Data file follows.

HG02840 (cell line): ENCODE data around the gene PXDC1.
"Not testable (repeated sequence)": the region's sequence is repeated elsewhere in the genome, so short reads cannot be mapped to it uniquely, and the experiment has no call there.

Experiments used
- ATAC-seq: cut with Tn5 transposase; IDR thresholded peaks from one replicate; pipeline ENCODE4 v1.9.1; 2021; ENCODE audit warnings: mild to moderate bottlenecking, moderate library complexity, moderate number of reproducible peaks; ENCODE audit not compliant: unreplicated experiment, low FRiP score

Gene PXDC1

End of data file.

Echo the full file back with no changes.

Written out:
HG02840 (cell line): ENCODE data around the gene PXDC1.
"Not testable (repeated sequence)": the region's sequence is repeated elsewhere in the genome, so short reads cannot be mapped to it uniquely, and the experiment has no call there.

Experiments used
- ATAC-seq: cut with Tn5 transposase; IDR thresholded peaks from one replicate; pipeline ENCODE4 v1.9.1; 2021; ENCODE audit warnings: mild to moderate bottlenecking, moderate library complexity, moderate number of reproducible peaks; ENCODE audit not compliant: unreplicated experiment, low FRiP score

Gene PXDC1